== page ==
On June 17, Metro will hold a grand opening celebration for its newest park: Chehalem Ridge Nature Park. The in-person event, which is free and open to all, will take place from 10 a.m. to 4 p.m., with formal remarks and observances from 2 p.m. to 3 p.m.
The day will include free food, guided tours of the park in Spanish and English, hands-on activities, a sensory-friendly zone, and much more. In place of a ribbon cutting, attendees can share an activity based on the Tualatin Kalapuya people’s cultural practice of atuchip (the moving of stones and earth).
Chehalem Ridge Nature Park is located just 15 minutes from Forest Grove and Cornelius. Event parking is located at Centro Cultural at 1110 N. Adair St. in Cornelius, Oregon. Free shuttles will run every 30-to-45 minutes between Centro and the park from 10 a.m. and 4 p.m. The park’s parking lot and equestrian lot will be closed to general parking and reserved for event participants and those with mobility concerns.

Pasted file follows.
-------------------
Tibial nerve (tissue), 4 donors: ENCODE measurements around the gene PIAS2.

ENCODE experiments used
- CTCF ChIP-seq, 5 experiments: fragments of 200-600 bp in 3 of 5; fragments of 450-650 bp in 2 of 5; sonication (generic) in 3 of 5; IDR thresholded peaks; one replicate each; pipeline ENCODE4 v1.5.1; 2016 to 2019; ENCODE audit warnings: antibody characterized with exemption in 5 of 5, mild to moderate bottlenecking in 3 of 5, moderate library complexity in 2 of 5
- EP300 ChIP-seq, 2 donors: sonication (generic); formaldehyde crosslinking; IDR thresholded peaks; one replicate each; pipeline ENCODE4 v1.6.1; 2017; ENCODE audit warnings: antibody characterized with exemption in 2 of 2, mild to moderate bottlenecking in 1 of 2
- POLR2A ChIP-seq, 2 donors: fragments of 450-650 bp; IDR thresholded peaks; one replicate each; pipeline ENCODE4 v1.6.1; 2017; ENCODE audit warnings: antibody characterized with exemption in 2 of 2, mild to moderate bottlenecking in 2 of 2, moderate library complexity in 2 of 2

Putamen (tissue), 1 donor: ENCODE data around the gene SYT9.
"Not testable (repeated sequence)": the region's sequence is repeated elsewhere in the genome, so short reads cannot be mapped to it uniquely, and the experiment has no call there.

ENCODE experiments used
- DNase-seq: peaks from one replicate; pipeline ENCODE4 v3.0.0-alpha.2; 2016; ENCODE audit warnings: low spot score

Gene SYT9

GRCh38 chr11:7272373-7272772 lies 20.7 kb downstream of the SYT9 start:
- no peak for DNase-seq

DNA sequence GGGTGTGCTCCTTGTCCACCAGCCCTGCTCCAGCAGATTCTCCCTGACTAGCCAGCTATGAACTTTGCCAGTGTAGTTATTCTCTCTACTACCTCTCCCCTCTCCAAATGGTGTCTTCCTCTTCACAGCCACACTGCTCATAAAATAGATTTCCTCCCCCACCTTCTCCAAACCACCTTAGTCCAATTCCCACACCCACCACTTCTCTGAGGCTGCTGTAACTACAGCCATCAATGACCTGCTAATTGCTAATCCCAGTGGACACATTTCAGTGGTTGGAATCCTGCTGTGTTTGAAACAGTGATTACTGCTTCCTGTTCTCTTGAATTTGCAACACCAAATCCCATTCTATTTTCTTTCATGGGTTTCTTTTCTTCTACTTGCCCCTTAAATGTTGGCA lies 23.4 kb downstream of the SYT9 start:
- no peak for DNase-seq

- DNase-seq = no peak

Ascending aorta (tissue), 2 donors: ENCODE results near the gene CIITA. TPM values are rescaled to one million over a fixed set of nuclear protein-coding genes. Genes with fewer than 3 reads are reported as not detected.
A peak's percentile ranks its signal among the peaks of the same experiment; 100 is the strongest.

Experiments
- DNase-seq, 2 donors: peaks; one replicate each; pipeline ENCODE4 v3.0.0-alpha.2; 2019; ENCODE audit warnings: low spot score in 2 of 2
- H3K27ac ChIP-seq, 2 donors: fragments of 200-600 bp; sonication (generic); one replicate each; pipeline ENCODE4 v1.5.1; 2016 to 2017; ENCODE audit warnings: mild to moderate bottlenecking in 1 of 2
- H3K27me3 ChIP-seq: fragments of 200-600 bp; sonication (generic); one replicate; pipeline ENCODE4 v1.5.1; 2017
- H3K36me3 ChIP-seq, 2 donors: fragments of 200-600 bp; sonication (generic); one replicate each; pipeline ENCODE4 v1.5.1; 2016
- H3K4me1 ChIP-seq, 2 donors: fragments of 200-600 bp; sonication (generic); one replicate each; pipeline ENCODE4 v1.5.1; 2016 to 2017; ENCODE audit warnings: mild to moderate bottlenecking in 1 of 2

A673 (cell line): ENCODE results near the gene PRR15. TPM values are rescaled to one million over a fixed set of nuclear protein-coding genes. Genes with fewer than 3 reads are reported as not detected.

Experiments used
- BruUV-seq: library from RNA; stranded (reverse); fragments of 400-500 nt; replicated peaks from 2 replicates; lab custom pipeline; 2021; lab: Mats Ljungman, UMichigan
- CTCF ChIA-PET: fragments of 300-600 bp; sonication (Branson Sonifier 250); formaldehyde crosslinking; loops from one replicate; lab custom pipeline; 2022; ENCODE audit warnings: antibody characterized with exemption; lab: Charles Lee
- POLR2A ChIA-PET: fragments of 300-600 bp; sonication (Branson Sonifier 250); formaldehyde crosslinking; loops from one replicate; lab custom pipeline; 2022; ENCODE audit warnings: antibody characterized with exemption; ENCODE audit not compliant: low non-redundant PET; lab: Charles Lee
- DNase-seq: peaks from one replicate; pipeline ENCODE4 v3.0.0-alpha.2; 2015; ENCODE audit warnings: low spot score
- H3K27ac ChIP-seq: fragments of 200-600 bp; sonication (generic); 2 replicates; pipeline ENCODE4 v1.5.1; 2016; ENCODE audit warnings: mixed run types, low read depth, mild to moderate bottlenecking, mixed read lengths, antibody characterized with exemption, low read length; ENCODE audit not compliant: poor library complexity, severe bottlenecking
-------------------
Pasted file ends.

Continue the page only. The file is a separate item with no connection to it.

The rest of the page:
Read more details about the grand opening event
Chehalem Ridge is Metro’s second-largest park, with 10 miles of trails ranging over 1,260 acres of hilltops that provide views of the Tualatin River Valley and the Coast Range. The park also includes picnic shelters; multi-use trails for hikers, equestrians, and cyclists; and public art.
“This is a proud moment for Metro, celebrating 15 years of planning and restoration,” said Metro Councilor Juan Carlos González. “It’s also an opportunity to thank the many partners who helped make this park possible, including Centro Cultural, Confederated Tribes of Grand Ronde, Confederated Tribes of Siletz Indians, Cornelius and Forest Grove local public officials, Oregon State Parks, the Trust for Public Land, Washington County – and, of course, the voters who chose to invest in parks and green spaces through our bonds and levy.”
Chehalem Ridge lies on land named the Outside Place by the Atfalati people, also known as the Tualatin Kalapuya. In recent decades, most of the park’s property was a commercial tree farm. With voter-supported funding and encouragement, Metro acquired the land in 2010 and began work to restore it to a more diverse forest that has created room for other plants to thrive.
The park was planned with extensive input from Washington County community members. Centro Cultural played a lead role in connecting community members to the park. The park was built with money from the 2006 and 2019 parks and nature bond measures.